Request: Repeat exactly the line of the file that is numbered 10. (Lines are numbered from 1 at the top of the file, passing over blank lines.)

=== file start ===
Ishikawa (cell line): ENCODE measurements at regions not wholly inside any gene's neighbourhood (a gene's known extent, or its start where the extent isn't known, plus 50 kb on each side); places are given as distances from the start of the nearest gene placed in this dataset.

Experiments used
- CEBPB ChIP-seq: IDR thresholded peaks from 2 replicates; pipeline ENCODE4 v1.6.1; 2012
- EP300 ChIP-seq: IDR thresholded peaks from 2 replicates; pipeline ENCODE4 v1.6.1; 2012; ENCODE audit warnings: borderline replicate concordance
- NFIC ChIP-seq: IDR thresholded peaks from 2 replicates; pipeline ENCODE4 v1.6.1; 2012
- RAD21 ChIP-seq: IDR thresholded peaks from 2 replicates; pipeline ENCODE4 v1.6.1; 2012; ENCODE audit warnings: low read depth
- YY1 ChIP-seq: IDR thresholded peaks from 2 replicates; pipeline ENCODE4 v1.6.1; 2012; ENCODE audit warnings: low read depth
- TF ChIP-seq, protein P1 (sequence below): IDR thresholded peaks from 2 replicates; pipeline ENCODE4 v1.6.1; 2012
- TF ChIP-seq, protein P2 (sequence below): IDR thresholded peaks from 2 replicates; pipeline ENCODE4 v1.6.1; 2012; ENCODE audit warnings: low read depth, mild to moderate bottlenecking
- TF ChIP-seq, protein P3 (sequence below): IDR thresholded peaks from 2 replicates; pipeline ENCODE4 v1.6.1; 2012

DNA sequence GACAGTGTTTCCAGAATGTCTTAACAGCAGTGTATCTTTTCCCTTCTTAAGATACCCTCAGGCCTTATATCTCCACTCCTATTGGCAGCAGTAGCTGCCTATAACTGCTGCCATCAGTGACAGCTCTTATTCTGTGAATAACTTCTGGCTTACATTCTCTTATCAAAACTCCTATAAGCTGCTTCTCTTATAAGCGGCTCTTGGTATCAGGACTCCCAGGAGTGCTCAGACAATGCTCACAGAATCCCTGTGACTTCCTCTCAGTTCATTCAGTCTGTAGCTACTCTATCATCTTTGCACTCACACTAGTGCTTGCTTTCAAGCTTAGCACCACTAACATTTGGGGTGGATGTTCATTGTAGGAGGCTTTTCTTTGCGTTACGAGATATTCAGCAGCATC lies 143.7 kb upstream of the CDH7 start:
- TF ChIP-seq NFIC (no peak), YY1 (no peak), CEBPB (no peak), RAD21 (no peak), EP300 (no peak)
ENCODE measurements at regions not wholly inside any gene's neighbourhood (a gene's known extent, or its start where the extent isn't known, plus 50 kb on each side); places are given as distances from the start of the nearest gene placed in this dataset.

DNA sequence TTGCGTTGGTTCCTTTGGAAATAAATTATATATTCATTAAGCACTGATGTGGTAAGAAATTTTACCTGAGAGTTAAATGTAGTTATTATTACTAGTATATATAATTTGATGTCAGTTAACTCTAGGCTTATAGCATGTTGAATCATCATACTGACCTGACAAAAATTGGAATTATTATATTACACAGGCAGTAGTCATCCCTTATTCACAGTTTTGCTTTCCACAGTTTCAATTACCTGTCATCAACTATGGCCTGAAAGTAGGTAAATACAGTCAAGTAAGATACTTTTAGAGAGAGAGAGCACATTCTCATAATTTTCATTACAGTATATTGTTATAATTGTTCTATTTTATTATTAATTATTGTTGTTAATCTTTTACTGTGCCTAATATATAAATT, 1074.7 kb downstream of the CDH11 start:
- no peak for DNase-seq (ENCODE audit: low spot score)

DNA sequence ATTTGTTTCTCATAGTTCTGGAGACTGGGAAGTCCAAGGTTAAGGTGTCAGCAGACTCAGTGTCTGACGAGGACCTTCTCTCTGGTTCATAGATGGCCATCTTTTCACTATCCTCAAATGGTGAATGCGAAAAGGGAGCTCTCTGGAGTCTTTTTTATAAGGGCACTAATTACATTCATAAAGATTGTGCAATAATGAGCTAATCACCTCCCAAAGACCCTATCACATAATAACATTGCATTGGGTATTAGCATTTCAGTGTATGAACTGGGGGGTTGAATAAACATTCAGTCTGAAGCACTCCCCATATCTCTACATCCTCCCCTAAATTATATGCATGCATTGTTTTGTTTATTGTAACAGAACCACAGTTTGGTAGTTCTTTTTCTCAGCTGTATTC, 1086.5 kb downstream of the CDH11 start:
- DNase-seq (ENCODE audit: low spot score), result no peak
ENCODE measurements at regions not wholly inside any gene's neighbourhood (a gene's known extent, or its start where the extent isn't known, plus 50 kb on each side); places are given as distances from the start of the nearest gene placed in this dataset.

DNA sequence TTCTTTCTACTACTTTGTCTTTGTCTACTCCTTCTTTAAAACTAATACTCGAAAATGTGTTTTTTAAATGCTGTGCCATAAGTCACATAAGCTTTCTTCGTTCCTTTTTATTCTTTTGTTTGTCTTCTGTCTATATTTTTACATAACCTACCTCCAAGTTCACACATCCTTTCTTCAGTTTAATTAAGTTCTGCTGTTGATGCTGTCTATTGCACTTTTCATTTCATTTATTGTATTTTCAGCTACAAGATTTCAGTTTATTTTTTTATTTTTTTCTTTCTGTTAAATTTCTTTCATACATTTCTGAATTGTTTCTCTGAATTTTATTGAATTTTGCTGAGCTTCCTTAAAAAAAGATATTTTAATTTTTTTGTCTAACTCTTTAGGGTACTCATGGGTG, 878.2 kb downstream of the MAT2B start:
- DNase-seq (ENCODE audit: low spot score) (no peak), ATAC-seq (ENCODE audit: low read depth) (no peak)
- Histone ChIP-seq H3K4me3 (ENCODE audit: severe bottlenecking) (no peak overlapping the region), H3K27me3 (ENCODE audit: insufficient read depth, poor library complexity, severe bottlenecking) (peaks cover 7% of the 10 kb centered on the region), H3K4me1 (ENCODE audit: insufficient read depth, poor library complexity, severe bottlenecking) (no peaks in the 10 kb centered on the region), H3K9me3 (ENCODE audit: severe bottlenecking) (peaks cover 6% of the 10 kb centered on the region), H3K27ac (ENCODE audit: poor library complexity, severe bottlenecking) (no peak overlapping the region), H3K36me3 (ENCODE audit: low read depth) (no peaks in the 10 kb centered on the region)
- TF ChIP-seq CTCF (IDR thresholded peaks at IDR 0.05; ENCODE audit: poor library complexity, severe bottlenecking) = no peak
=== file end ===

- TF ChIP-seq, protein P3 (sequence below): IDR thresholded peaks from 2 replicates; pipeline ENCODE4 v1.6.1; 2012